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Analysing the effect of taxation on consumer behaviour in the tourism industry.

Adedoyin, F., 2021. Analysing the effect of taxation on consumer behaviour in the tourism industry. Doctoral Thesis (Doctoral). Bournemouth University Business School.

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Abstract

This research explores the impact of tourism taxes on tourist behaviour. Research to date has tended to focus on the impact of tourism taxes on consumer behaviour only in terms of willingness to pay and the nature of the demand curve (Seetaram et al. 2018). Also, the impact of air passenger duties on outbound tourism has been assessed (Seetaram et al. 2014). However, these studies present different arguments for or against the use of tourism taxes, hence, the need to investigate more thoroughly the link between tourist expenditure and tourism taxation at both micro and macroeconomic levels cannot be overemphasized. This thesis argues that, at the household level in the European Union (EU), the impact of tourism taxes on household decision to spend on domestic tourism is different across regions within the EU. Additionally, specific socio-demographic features of the household moderate the impact of tourism taxes. One of the elements of the household budget is expenditure on tourism and the research uses household budget survey data from The European Commission Statistics Division, together with further statistics on macroeconomic variables from the World Bank Development Indicator, to evaluate participation and spending of households across EU member states. Households are divided within the EU, with key conditional variables based on the Heckman model, with the decision to participate and spend on domestic tourism. The analysis is conducted on the full sample and disaggregated into different EU macro-regions. For the macroeconomic analysis, this research argues that tourism tax negatively affects international tourist arrivals. The Fully Modified OLS technique is used on data from 1996 to 2017 on determinants of tourism demand, tourism tax, and international tourist arrivals from 20 top source markets which makes up to 81% of total arrivals to the Maldives. Data are collected from the World Bank, UNWTO, and the Ministry of Tourism in the Maldives to evaluate the study objectives. The choice of the Maldives is motivated by the lack of sufficient studies on small Island economies. Thus, given the availability of tourism tax data and it has been a small Island economy dependent on tourism, it becomes imperative to test the impact of tourism taxes on the Maldivian economy. The results indicate that higher tax rates on tourism services may dissuade tourists from participating in domestic tourism services, although higher tourism tax corresponds to higher household spending on tourism in the second stage. Also, for households above the median income with children and households with female head, the positive direct impact of tourism tax becomes negative which suggests that these categories of tourists respond negatively to an increase in tourism tax. However, single household heads decrease domestic tourism spending as tourism tax rises. Additionally, a higher tourism tax constrains tourists to pay for the expanded costs by diminishing the share of total household budget allocated to domestic tourism in a subsequent holiday. The findings show that a high tourism tax can discourage households from participating in domestic tourism activities, although those who do participate may spend more as tourism tax rises. However, when households are classified into certain sociodemographic groups, higher tourism tax leads to lower domestic tourism spending. A sum of the macroeconomic impact of tourism taxation in small Island economies dependent on tourism shows that amending tax policies by increasing existing rates or introducing new ones had negative influences on five tourist source markets (China, the UK, Italy, Russia, and France), which accounts for up to 44% of the total international tourist arrivals to the Maldives. This implies that, for destinations dependent on tourism, tax policy has a direct effect on the volume of international tourist arrivals. Also, in absolute terms, inbound tourism demand in the Maldives is inelastic for changes in the tourism tax revenue. However, the magnitude and sensitivity to the level of tourism tax elasticity vary across source markets. Inbound tourists from 10 source markets, which accounts for 22% of the total arrivals, seem prepared to pay more for the most part and disregard the broader impact of tourism tax. The findings from both streams of the analysis show that tourism taxes have had a detrimental effect on tourist spending on tourism, which, allied to the need by the government for additional revenue sources adversely affect the tourism industry. Consequently, tourism marketers should diversify market base and focus more on targeted marketing strategies. In addition, Island destinations should reduce overreliance on markets with homogenous features.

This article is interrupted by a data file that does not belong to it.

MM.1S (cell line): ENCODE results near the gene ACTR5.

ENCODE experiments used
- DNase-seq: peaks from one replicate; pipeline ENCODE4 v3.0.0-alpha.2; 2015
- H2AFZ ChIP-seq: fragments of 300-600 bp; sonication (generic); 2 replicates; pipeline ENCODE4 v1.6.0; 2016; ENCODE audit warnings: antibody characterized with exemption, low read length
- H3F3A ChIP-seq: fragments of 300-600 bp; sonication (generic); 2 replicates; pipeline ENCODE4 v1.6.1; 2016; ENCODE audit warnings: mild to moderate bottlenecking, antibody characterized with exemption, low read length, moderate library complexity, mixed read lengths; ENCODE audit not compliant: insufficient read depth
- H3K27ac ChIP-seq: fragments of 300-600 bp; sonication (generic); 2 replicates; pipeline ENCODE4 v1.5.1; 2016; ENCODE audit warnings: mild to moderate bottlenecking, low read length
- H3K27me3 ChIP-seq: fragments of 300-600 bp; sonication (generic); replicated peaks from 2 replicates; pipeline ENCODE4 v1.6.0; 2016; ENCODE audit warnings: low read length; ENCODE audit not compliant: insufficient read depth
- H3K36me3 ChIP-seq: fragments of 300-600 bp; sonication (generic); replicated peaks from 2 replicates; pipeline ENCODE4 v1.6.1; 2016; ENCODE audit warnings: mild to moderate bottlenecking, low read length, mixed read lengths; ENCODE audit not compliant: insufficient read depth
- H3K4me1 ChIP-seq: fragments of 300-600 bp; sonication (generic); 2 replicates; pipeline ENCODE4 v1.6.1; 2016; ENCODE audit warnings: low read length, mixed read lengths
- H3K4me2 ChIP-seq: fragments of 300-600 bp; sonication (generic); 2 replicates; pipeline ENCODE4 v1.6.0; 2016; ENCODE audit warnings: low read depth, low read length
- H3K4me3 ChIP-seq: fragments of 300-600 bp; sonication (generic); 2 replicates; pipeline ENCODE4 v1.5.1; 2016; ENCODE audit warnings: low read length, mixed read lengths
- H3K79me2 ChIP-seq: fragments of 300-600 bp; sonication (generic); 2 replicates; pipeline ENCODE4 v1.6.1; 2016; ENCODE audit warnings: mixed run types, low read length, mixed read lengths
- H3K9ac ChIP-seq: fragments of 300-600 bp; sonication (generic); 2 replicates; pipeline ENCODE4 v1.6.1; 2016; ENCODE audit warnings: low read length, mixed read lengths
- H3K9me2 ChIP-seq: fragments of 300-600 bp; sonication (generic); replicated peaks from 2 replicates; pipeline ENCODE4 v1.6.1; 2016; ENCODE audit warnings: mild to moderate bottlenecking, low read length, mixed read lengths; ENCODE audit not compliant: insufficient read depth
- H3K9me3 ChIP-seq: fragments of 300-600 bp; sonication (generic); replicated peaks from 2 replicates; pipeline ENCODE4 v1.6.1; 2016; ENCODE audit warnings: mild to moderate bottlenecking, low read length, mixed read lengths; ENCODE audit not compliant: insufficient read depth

Item Type:Thesis (Doctoral)
Additional Information:If you feel that this work infringes your copyright please contact the BURO Manager.
Uncontrolled Keywords:consumer behaviour; taxation; tourism; tourism expenditure; small island economies; tourism taxation
Group:Bournemouth University Business School
ID Code:35087
Deposited By: Unnamed user with email symplectic@symplectic
Deposited On:21 Jan 2021 10:29
Last Modified:15 Aug 2021 08:27

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